How data improves cost control mechanisms
Controlling costs is a fundamental part of running a profitable business. Cost control as a process encompasses a huge range of sub-processes, activities, teams and different operational components of a business. Each of these parts of the overall cost control process is geared towards maximising potential cost savings to increase profitability.
At the centre of the entire operation lies the finance department. It’s the key piece of the puzzle that links all other departments and functions across the business together to plan, monitor and execute cost control strategies.
Each of these different moving parts of the overall cost control process plays its own important role. But without one key factor — data — most of the crucial decisions and actions that need to be taken as part of cost control would not be possible.
This includes spend data, supplier data, any kind of data which could provide insights that help a company reduce costs.
Unfortunately, many companies are under-equipped when it comes to the various different types of data that they need for cost control.
The good news is that data has never been more abundant or easier for businesses to obtain. In this article we’ll explain how data drives all sorts of cost control processes, and explain what you need to do to equip yourself with it.
The role of data in modern companies
The past decade has seen the emergence of data as one of the primary drivers of change and innovation in business. Companies in all industries now collect, share, and store data about practically every aspect of their operations.
Handling and processing this data does come with some additional challenges and costs. One of the most obvious is storage and security. Oversights here can have serious negative consequences, including theft of sensitive company and customer information.
But the benefits of relevant data for companies far outweighs these potential risks. Data has the potential to unlock all sorts of insights and process improvements that can help businesses increase efficiency, and ultimately profits.
One example is supply chain and logistics data that is now collected en masse across the entire manufacturing and production process for every type of good imaginable. This data ultimately helps businesses streamline costs and improve the quality of their products.
In fact, a 2022 survey by McKinsey revealed that 90% of companies invested in digital supply chain technology in 2021. These companies are from a whole range of industries, not just the typical logistics-heavy sectors you might expect.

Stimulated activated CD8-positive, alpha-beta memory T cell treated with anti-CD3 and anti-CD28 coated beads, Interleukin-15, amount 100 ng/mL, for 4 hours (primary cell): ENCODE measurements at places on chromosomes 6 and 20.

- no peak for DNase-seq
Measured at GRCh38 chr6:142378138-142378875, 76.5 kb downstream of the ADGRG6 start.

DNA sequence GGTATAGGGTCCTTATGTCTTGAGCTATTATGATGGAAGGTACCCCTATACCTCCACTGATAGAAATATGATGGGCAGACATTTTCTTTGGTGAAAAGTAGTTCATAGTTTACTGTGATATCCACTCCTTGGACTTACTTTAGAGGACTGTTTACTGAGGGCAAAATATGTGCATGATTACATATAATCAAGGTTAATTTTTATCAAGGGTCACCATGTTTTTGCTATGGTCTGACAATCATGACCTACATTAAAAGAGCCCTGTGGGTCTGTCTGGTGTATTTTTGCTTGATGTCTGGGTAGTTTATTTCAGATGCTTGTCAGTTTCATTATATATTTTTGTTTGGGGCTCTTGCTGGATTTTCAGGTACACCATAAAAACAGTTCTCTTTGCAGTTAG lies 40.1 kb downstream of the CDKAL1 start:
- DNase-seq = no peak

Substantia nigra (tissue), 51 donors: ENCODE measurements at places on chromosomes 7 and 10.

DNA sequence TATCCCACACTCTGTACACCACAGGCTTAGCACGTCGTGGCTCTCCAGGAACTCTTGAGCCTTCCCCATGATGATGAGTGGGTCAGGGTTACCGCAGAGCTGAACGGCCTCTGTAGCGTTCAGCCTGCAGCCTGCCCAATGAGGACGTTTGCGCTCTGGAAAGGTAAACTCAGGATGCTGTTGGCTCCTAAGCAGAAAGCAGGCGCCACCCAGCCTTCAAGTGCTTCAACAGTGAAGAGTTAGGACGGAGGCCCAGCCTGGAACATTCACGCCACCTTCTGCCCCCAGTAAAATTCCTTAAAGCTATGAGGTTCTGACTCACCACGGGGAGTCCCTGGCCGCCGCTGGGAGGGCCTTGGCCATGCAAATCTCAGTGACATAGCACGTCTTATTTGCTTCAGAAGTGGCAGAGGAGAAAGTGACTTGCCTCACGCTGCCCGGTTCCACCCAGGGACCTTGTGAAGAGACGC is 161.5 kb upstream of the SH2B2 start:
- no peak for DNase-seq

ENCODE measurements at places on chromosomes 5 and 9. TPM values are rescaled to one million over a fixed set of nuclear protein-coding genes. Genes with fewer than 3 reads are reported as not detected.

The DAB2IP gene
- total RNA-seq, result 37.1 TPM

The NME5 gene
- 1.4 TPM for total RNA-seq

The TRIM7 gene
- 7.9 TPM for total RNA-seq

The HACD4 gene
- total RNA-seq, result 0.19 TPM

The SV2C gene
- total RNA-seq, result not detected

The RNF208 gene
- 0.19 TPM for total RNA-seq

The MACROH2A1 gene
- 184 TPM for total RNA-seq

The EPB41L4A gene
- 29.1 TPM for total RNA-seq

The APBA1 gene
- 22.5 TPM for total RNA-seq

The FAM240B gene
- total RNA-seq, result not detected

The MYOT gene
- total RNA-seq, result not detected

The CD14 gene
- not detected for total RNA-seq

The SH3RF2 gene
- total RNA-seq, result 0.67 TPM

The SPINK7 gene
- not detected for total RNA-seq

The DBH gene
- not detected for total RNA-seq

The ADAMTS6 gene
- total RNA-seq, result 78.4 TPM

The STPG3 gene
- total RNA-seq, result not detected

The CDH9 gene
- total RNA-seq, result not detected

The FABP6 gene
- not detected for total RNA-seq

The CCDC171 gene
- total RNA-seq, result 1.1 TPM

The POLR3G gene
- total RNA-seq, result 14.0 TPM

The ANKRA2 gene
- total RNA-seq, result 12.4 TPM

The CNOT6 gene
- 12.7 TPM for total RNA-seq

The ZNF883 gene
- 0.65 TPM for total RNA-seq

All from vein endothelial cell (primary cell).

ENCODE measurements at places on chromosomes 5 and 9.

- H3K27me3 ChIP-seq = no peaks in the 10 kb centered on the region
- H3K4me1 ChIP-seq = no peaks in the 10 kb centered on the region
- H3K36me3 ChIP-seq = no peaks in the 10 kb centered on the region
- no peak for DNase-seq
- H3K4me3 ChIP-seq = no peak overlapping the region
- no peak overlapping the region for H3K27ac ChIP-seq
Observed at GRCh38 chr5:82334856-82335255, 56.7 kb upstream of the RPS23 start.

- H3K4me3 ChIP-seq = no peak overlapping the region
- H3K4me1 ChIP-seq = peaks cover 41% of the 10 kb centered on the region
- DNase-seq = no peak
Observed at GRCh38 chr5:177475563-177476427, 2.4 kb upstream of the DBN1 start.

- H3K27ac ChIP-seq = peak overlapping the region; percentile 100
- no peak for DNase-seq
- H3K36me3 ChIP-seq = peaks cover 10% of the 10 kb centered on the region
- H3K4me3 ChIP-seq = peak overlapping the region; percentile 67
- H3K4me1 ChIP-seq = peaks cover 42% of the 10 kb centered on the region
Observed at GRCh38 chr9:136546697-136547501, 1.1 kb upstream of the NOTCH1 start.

But supply chain data is just the tip of the iceberg. Companies collect data in every corner of their business to drive similar efficiencies and improvements.
Data for cost control
Now, back to cost control. As we’ve already mentioned, cost control is a cross functional process that involves many different moving parts, and is enacted in many different ways.
The process begins with budgeting as the foundation for spending going forward. Budgeting is very rarely perfect, so costs have to be monitored on an ongoing basis to readjust spend in relation to project objectives and outcomes.
Retrospective analysis of actual spend versus budgeted spend then allows businesses to pinpoint where they have missed the mark and, more importantly, why.
Finally, based upon the results of budget and variance analysis, strategies can be implemented to act upon the specific causes of overspend. Some of the most common cost control mechanisms include contract renegotiation to get cheaper rates from suppliers, updating core processes, increasing operations efficiency, altering hiring strategy, etc.
Each phase of the overall cost control process is unique, and requires a different blend of input data and analysis to build relevant insights.
But one thing all of these processes have in common is a need for comprehensive, real-time financial data in order to maximise impact. Financial data, in particular spend data, is the benchmark that tells a business whether a specific decision or type of spending is good for its bottom line or not.
How do you equip yourself with the right spend data?
To get the right data, you need to have the right tools. As an example, think about what information you’d need to attract more potential customers to your company website, and make their browsing experience more enjoyable.
You’ll need various different tools to track interactions on your website, understand how visitors got there, and understand who these visitors are.
When it comes to gaining valuable insights to assist your finance team in their cost control efforts, you’ll need an equivalent solution to track budgets across multiple different levels, different payment types, cost types, cost centre, etc.
The only way to get this data, at least in the level of detail that makes real valuable insights possible, is to get it directly from the source of your spend itself.
Many businesses still use conventional business credit cards to pay suppliers and expenses. But they have some major drawbacks. Firstly, they do not provide granular information about individual spend items, budgets, or spend approvals. And, secondly, they typically only provide statements at the end of each month.
However, modern spend management solutions, like Moss, are designed to give businesses full control over exactly how their money can be spent, and track all of this spend in detail. This data can be accessed and utilised directly from one place, and passed on to other core software systems, like accounting and HR platforms.